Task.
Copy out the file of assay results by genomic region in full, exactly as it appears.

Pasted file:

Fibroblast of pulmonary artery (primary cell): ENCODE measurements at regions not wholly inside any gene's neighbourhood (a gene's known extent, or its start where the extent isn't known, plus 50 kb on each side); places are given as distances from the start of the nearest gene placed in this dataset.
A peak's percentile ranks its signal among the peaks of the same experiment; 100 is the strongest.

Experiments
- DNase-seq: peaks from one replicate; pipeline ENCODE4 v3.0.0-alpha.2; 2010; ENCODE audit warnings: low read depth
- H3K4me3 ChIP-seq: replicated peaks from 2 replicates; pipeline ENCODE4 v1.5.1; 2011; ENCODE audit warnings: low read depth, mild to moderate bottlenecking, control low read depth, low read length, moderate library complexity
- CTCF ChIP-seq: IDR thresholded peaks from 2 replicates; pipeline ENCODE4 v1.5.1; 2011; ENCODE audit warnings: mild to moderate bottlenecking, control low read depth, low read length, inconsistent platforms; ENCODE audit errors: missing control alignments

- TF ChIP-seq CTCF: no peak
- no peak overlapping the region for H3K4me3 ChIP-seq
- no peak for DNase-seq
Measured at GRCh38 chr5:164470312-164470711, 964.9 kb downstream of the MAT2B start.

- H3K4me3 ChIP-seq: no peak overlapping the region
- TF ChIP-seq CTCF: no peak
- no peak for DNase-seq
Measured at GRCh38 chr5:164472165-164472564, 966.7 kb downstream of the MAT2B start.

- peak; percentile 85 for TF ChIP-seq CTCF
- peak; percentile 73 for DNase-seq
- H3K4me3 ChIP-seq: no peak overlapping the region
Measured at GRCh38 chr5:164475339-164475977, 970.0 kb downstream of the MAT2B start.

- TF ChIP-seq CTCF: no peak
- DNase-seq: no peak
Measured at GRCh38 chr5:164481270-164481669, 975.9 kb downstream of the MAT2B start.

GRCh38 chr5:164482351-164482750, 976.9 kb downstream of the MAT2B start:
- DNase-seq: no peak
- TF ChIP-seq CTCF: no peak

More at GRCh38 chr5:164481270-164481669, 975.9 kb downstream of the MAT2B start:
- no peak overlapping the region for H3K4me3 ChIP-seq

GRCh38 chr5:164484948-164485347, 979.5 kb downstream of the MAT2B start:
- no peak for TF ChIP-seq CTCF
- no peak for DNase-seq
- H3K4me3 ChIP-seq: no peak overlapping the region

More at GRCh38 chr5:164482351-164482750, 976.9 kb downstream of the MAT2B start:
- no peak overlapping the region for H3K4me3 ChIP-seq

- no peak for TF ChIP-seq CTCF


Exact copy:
Fibroblast of pulmonary artery (primary cell): ENCODE measurements at regions not wholly inside any gene's neighbourhood (a gene's known extent, or its start where the extent isn't known, plus 50 kb on each side); places are given as distances from the start of the nearest gene placed in this dataset.
A peak's percentile ranks its signal among the peaks of the same experiment; 100 is the strongest.

Experiments
- DNase-seq: peaks from one replicate; pipeline ENCODE4 v3.0.0-alpha.2; 2010; ENCODE audit warnings: low read depth
- H3K4me3 ChIP-seq: replicated peaks from 2 replicates; pipeline ENCODE4 v1.5.1; 2011; ENCODE audit warnings: low read depth, mild to moderate bottlenecking, control low read depth, low read length, moderate library complexity
- CTCF ChIP-seq: IDR thresholded peaks from 2 replicates; pipeline ENCODE4 v1.5.1; 2011; ENCODE audit warnings: mild to moderate bottlenecking, control low read depth, low read length, inconsistent platforms; ENCODE audit errors: missing control alignments

- TF ChIP-seq CTCF: no peak
- no peak overlapping the region for H3K4me3 ChIP-seq
- no peak for DNase-seq
Measured at GRCh38 chr5:164470312-164470711, 964.9 kb downstream of the MAT2B start.

- H3K4me3 ChIP-seq: no peak overlapping the region
- TF ChIP-seq CTCF: no peak
- no peak for DNase-seq
Measured at GRCh38 chr5:164472165-164472564, 966.7 kb downstream of the MAT2B start.

- peak; percentile 85 for TF ChIP-seq CTCF
- peak; percentile 73 for DNase-seq
- H3K4me3 ChIP-seq: no peak overlapping the region
Measured at GRCh38 chr5:164475339-164475977, 970.0 kb downstream of the MAT2B start.

- TF ChIP-seq CTCF: no peak
- DNase-seq: no peak
Measured at GRCh38 chr5:164481270-164481669, 975.9 kb downstream of the MAT2B start.

GRCh38 chr5:164482351-164482750, 976.9 kb downstream of the MAT2B start:
- DNase-seq: no peak
- TF ChIP-seq CTCF: no peak

More at GRCh38 chr5:164481270-164481669, 975.9 kb downstream of the MAT2B start:
- no peak overlapping the region for H3K4me3 ChIP-seq

GRCh38 chr5:164484948-164485347, 979.5 kb downstream of the MAT2B start:
- no peak for TF ChIP-seq CTCF
- no peak for DNase-seq
- H3K4me3 ChIP-seq: no peak overlapping the region

More at GRCh38 chr5:164482351-164482750, 976.9 kb downstream of the MAT2B start:
- no peak overlapping the region for H3K4me3 ChIP-seq

- no peak for TF ChIP-seq CTCF